News24

Ecowas ministers meet on Mali, G Bissau

2012-09-17 07:44

Lagos - West African defence and foreign ministers will hold an emergency meeting Monday in the Ivorian capital Abidjan on the political and security crises in Mali and Guinea Bissau, an official statement said.

The extraordinary meeting will consider reports presented by the president of the Ecowas Commission, Desire Kadre Ouedraogo, on the political and security situations in the two countries, the Ecowas statement said.

The foreign ministers of Burkina Faso and Nigeria will also brief the Ecowas Mediation and Security Council meeting on the mediation efforts in Mali and Guinea Bissau, respectively, it said.

The Economic Community of West African States (Ecowas) is trying to broker an end to the political crises in Mali - which has been effectively sliced in two after a putsch - and in impoverished Guinea-Bissau, which suffered a coup in April.

Ivory Coast's Chief of Defence Staff, who is also the chairperson of the Committee of the Ecowas Chiefs of Defence Staff, will also brief the Council on the outcome of the two-day committee meeting which ended on Saturday in Abidjan.

The defence chiefs have held several meetings as part of Ecowas efforts towards the resolution of the crises in Mali and Guinea Bissau following the coups d'tat which interrupted constitutional rule in both countries, and the separatist rebellion in northern Mali.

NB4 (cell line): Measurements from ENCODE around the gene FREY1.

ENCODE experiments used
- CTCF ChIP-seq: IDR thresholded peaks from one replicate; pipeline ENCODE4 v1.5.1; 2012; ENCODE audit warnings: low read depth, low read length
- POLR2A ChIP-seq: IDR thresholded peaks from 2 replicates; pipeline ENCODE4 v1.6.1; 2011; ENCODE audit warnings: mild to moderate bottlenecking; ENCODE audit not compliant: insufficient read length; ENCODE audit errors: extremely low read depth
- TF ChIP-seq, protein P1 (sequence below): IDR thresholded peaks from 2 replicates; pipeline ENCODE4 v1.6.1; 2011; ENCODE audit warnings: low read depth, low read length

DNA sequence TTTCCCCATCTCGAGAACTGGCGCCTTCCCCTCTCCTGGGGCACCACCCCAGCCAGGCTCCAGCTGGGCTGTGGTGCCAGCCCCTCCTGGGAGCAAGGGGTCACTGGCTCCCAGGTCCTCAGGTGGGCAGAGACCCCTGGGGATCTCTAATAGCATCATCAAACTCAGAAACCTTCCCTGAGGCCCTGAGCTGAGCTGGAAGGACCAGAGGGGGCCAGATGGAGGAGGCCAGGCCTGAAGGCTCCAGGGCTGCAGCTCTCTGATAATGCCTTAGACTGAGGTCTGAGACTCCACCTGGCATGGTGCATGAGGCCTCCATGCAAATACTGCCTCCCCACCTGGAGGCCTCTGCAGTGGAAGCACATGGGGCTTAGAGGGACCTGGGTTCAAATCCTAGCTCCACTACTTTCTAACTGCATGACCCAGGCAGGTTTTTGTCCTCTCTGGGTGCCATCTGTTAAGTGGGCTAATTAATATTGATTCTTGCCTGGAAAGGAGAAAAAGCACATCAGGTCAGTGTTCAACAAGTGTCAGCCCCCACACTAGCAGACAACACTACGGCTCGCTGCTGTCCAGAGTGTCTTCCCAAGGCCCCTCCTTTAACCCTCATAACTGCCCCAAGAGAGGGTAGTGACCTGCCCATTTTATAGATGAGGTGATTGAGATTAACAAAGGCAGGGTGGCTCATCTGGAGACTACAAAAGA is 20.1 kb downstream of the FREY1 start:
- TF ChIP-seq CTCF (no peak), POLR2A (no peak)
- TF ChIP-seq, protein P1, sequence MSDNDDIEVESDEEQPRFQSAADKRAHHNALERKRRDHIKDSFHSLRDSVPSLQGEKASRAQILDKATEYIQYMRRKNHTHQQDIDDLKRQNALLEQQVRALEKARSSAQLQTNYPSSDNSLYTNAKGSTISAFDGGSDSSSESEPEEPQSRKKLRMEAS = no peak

The Council's meeting comes in the wake of the formal request by the government of Mali for Ecowas military assistance to recover the occupied territory in the north of the country and combat terrorism, the statement said.

Ecowas has had 3 300 regional troops on standby for months but was awaiting a formal request from the Malian authorities to seek UN Security Council approval for a military deployment.

The country was considered one of the region's stable democracies until a March coup plunged it into turmoil.

Taking advantage of the chaos, Islamic extremists allied to al-Qaeda in the Islamic Maghreb seized key towns in the vast desert north, an area larger than France or Texas.